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Empowering Indigenous Identity Through

                                 Instructional Frameworks

                               By Amber Godwin, Janelle Abela, and Kathleen Rice

              Schools are expected to empower students to develop not just academically but also socially
              and emotionally. In the United States, the typically Eurocentric ideologies that undergird
              opportunities and curricula in the schools may make such empowerment difficult for Indigenous
              students. This article explores Sabzalian’s (2019) six frameworks for instruction that can
              empower Indigenous identities in the classroom.

                ducators who seek to empower Indigenous students need to be attentive to the
            Eimpact of the underlying culture of education in the United States to ensure that
            such students find identity and opportunity in their classrooms.  What is learned in
            school  through  both  hidden  (Anyon,  1980;  Shyman,  2020)  and  direct  curriculum
            implementation indicates a social construct that may reinforce previously constructed
            power structures, historical contexts, and social relations (McLauren, 2017). Although
            schools reflect the communities in which they are situated (Vygotsky, 1978), it is no
            secret that those in the United States also adhere to and perpetuate Eurocentric ideologies
            (Abela & Dague, 2020; Rovito & Giles, 2013). Furthermore, the idea of an equal
            opportunity for a standards-based classroom education does not necessarily equate
            to equal opportunities or equal representation in school curricula (Godwin, 2021a).
            Unfortunately, schools usually act as a reinforcement of a colonial mindset (Graveline,
            2000)  and  inherent  Protestant  values  (Weber,  1905)  that  align  with  capitalism—a
            thriving root of education still today in many cases. Furthermore, scholars have been
            expressing concern for decades (Harrigan, 1983; Wilson & Jones, 1976), recounting
            how  education  is  primarily  focused  on  bureaucracy,  social  control,  and  classism.
            These observations are concerning because there is evidence that students learn socio-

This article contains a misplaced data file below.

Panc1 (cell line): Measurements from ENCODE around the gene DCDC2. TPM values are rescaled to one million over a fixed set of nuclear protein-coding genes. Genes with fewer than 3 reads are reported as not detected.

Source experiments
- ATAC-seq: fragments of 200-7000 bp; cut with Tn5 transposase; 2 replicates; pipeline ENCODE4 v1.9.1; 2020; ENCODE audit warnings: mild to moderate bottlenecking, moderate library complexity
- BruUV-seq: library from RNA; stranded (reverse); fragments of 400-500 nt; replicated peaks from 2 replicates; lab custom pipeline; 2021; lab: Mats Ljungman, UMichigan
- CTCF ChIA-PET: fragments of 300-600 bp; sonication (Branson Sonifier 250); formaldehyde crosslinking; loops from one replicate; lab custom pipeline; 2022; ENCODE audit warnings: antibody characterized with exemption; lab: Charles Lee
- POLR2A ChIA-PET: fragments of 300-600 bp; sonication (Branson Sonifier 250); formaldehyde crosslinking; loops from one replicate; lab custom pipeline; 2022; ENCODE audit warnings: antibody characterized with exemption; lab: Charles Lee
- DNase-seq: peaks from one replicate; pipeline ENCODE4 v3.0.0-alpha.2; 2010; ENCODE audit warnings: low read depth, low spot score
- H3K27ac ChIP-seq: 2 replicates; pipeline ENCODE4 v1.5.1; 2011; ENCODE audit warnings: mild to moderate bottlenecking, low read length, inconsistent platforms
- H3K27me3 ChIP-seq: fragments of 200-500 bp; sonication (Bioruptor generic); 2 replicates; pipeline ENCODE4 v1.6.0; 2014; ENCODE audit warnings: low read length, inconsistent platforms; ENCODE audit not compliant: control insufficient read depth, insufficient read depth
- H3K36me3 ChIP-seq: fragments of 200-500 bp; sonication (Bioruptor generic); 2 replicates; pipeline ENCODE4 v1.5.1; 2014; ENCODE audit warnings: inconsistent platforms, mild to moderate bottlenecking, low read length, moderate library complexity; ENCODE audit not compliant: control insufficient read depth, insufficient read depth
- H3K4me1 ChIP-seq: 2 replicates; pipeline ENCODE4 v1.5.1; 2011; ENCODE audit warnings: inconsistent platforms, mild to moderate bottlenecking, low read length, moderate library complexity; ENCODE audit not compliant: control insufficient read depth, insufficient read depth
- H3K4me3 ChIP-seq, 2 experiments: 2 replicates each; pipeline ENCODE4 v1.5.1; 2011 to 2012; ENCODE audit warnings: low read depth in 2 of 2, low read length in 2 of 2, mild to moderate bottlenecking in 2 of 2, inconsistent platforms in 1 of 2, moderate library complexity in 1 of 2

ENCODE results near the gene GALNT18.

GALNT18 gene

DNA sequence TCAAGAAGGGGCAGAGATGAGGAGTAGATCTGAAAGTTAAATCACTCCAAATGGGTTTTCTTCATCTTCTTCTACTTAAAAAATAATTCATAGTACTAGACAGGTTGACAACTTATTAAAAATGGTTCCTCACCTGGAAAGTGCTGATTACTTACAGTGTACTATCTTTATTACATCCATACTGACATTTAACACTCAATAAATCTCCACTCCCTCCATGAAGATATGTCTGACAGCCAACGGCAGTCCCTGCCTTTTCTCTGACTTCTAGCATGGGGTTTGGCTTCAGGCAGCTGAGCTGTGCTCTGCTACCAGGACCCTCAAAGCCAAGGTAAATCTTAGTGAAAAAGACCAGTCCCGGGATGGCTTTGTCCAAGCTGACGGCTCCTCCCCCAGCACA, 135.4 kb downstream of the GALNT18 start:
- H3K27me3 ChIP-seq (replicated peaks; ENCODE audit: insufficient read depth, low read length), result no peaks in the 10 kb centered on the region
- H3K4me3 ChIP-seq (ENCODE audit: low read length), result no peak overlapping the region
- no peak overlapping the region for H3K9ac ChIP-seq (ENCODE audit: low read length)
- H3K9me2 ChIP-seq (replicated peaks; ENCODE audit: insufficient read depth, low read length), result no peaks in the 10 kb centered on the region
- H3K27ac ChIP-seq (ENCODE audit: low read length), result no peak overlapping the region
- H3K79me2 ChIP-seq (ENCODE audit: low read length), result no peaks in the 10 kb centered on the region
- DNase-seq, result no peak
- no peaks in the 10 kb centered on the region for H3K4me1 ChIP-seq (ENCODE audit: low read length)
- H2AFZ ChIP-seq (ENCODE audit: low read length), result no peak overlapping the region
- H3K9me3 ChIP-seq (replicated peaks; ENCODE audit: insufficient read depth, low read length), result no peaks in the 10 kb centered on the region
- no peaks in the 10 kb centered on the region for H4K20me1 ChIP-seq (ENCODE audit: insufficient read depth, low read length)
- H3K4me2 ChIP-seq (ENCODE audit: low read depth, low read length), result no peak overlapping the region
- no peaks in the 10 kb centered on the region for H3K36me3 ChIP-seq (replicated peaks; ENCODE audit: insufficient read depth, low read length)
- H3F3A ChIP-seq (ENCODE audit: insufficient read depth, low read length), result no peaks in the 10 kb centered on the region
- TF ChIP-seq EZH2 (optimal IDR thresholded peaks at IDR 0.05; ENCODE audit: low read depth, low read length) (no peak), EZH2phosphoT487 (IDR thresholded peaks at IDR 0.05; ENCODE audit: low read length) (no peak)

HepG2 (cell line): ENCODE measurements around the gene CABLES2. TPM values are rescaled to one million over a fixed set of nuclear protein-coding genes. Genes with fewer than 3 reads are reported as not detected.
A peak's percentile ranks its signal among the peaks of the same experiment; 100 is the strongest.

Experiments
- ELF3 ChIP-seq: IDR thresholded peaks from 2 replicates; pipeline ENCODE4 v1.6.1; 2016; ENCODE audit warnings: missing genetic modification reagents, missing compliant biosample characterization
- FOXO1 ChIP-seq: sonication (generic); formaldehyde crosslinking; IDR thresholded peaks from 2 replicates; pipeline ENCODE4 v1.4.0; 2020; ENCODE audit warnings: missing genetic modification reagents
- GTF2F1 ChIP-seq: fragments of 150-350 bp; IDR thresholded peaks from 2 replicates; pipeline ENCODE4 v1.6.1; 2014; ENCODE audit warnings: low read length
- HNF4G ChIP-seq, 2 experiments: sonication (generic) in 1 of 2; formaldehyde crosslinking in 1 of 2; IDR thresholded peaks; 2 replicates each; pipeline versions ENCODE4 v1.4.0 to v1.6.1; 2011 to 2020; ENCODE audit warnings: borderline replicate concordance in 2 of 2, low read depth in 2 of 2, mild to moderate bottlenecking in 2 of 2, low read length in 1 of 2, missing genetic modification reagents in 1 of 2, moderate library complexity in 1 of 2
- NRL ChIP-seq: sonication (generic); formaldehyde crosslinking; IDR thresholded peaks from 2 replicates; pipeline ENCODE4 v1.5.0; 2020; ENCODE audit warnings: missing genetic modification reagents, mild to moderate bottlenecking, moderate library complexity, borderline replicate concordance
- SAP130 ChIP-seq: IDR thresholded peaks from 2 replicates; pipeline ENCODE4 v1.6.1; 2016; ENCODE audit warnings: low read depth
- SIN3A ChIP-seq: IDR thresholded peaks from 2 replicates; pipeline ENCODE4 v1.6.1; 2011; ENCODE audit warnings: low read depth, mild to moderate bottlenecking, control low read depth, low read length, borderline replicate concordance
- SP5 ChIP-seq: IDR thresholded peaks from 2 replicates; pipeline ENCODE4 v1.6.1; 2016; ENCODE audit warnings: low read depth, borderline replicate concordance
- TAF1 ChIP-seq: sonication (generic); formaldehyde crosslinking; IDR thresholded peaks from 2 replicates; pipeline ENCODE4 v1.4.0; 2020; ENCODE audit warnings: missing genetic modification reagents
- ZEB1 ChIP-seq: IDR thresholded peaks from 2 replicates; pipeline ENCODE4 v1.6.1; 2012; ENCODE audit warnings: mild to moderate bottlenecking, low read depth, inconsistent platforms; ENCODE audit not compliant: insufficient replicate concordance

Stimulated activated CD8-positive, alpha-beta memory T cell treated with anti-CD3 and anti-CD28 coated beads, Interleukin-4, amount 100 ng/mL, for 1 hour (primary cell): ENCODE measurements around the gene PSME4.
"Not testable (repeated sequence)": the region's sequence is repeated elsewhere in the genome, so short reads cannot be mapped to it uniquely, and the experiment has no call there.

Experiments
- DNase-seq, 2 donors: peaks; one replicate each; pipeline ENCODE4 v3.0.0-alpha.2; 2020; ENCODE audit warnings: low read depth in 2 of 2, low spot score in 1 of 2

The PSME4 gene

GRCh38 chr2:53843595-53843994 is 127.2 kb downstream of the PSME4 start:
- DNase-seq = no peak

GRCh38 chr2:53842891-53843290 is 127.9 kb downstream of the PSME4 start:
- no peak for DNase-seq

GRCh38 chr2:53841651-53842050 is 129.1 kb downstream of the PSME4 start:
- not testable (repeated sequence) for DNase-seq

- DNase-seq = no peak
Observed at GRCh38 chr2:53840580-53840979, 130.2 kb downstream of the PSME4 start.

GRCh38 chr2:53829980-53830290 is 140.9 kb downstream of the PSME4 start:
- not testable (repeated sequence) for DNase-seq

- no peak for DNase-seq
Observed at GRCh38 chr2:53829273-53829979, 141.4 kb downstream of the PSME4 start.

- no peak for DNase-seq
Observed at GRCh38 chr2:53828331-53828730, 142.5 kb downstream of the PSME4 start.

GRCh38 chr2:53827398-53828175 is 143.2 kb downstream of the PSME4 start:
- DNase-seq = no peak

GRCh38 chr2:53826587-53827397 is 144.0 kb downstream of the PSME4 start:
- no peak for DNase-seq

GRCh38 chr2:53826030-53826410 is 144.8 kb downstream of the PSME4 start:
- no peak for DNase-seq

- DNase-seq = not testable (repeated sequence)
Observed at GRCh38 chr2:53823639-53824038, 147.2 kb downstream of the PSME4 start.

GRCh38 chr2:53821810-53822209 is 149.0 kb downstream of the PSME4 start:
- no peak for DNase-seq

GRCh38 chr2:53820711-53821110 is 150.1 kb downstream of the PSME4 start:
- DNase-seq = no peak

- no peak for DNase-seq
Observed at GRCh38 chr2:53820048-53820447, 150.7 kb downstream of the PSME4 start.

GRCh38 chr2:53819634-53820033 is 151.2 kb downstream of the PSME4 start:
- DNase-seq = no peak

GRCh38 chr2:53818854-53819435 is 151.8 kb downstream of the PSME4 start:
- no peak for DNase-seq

cognitive behaviors through instructional models (Bandura, 1986).
               When considering schools in such a sense, the institution exists as a reinforcing
            structure that does not allow for escape from that initial colonial mindset. Challenging
            that ideology can feel dangerous for students, particularly those with Indigenous
            identities (Johnson, 2003) but should instead be celebrated as a transformative act
            (Shirley, 2017). All students in the United States should have the opportunity to
            become liberated through their education (Freire, 1973) rather than repressed or
            underrepresented through an exclusion of their community and culture (Battiste,
            2017;  Woolford  &  Gacek,  2016).  That  dynamic  cannot  be  changed  without  a
            transforming action (Freire, 1970) on the part of the players within the school.
               Teachers  can  help  facilitate  that  liberation  through  critically  reflecting  on
            their practice (Brookfield, 2017), intentionally making changes to what and how
            they  teach,  and  then  growing  from  there  to  include  more  critical  thinking  and
            participatory learning practices (Mason et al., 2019). For the purposes of this article,
            the terms “Indigenous” and “Native” will be used to refer to those who self-identify
            as Indigenous and/or Native American. We concur with Quinn (2020), who noted,
                   The use of this term is not intended to diminish the distinctiveness of specific
                   identities, nor is it supporting Pan-Indian/Indigenous approaches to working
                   with Indigenous Peoples… it is not possible to address all Indigenous Peoples

            Changing Perspectives on Teaching and Learning                                                     13
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